Using the limits I have drafted, there is nothing to stop one from jumping from system to system as fast as you want without entering deeper into the system. There will have to be some kind of cost, but I do not want it to overwhelm the remass cost for entering deeply into the system.
But I have not thought of a reasonable limitation that I can justify against something real like conservation laws or uncertainty theory. I do not want anything too arbitrary. Not only does it smack of artifice, like the Traveller "100 diameter" limit, but it is too tempting to overturn it with a convenient deus ex machina.
It does not need be too severe, either. Just enough to slow things down. I like the idea, in fact, that there is a benefit for having facilities in habs in an outer gas giant. Transports might, for example, refuel at the gas giant on system arrival and departure. Warships certainly would. Bulk traders might never go in-system, instead shipping goods launched between other points in the system and a transit station on a Hohmann trajectory.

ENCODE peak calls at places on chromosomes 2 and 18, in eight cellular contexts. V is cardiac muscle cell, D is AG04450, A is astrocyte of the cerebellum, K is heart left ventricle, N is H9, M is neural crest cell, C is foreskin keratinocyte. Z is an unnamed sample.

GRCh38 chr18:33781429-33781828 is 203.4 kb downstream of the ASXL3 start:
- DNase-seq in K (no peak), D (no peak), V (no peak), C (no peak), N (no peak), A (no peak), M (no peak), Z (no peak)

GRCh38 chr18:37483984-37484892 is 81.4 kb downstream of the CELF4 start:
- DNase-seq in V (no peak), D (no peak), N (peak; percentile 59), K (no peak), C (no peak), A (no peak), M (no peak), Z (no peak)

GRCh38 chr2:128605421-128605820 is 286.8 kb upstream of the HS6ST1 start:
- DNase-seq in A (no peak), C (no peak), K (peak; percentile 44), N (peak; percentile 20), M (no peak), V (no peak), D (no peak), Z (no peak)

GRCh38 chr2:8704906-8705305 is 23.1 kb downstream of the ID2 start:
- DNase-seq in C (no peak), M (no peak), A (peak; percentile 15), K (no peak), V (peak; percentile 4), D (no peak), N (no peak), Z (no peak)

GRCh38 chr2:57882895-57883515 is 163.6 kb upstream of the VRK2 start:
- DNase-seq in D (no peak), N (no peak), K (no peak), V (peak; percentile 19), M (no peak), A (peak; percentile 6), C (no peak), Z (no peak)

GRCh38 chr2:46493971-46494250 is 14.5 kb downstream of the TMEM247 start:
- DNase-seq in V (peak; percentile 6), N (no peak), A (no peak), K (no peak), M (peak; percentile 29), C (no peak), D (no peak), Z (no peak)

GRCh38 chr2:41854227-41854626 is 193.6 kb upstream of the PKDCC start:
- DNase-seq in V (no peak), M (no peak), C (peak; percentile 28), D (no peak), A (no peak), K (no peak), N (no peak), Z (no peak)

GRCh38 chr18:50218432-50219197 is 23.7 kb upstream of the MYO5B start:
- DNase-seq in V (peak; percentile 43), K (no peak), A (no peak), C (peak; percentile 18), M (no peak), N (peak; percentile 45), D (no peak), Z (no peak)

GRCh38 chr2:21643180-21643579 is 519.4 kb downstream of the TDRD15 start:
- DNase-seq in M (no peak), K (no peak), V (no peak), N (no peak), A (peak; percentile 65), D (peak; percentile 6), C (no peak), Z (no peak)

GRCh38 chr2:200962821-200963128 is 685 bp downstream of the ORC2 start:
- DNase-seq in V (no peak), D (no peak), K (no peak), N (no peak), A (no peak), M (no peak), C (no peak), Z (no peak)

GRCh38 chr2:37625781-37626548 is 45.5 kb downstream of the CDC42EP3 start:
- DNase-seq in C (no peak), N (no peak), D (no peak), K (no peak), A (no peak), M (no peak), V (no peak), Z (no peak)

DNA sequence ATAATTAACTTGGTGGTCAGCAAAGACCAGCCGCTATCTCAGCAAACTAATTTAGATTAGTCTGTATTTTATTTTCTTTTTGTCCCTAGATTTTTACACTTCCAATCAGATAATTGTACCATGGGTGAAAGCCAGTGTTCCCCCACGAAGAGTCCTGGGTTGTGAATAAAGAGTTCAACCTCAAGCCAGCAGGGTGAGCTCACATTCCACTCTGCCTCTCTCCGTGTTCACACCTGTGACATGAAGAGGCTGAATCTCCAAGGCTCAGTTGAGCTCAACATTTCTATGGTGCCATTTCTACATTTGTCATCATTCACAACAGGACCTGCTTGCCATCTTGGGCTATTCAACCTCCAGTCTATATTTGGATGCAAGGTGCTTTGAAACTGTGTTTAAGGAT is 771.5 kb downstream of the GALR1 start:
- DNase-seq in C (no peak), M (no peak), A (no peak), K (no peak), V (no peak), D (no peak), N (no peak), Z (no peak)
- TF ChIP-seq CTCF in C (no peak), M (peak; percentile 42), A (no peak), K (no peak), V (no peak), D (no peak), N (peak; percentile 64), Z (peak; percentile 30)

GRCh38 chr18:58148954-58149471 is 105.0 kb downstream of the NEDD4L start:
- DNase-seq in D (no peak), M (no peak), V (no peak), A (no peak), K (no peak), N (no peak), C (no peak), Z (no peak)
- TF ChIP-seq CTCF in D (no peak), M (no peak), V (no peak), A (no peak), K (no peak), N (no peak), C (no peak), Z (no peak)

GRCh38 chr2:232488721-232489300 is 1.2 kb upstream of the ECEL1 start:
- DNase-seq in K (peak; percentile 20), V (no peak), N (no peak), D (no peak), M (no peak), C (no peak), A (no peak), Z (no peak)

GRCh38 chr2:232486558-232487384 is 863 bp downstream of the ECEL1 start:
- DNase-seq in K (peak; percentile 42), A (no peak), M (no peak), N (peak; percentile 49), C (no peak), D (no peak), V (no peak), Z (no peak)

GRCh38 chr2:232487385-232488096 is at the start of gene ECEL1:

I am up for suggestions. Extra points if the answer some how invokes either Boltzmann or Heisenberg. In fact a process involving establishing location and velocity based on pulsars (or the local navigation beacon, which gets turned off in a war unless needed) might do the job if there was some way to justify the time involved on external criteria rather than processing power.